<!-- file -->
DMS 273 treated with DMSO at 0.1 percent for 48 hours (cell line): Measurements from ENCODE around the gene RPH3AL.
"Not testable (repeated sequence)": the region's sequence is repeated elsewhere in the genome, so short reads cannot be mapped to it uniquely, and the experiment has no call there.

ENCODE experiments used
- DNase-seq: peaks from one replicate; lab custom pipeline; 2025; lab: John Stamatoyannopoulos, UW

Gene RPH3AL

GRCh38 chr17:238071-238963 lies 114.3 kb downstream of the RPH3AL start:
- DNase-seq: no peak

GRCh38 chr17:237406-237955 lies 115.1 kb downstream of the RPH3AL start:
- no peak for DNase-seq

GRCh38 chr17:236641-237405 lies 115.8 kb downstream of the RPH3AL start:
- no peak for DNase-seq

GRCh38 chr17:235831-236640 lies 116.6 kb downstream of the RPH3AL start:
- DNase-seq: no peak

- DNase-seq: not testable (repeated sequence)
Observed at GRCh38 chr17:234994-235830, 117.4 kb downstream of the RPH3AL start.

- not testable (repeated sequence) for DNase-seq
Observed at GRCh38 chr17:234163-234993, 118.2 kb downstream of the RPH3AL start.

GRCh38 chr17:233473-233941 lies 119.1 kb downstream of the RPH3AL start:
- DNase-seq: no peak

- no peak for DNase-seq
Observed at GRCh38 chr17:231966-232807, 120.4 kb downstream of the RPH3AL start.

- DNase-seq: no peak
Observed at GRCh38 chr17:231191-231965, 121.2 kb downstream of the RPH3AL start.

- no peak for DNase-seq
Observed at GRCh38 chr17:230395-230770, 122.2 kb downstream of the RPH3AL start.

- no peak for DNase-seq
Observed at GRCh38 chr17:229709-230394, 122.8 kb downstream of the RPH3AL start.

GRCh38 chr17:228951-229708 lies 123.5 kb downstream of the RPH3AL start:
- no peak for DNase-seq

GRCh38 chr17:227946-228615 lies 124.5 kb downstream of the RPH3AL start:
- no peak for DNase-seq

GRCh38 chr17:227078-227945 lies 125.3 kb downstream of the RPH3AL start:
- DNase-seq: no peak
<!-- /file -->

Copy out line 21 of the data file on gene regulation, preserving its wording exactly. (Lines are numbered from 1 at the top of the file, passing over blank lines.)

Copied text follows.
Observed at GRCh38 chr17:231966-232807, 120.4 kb downstream of the RPH3AL start.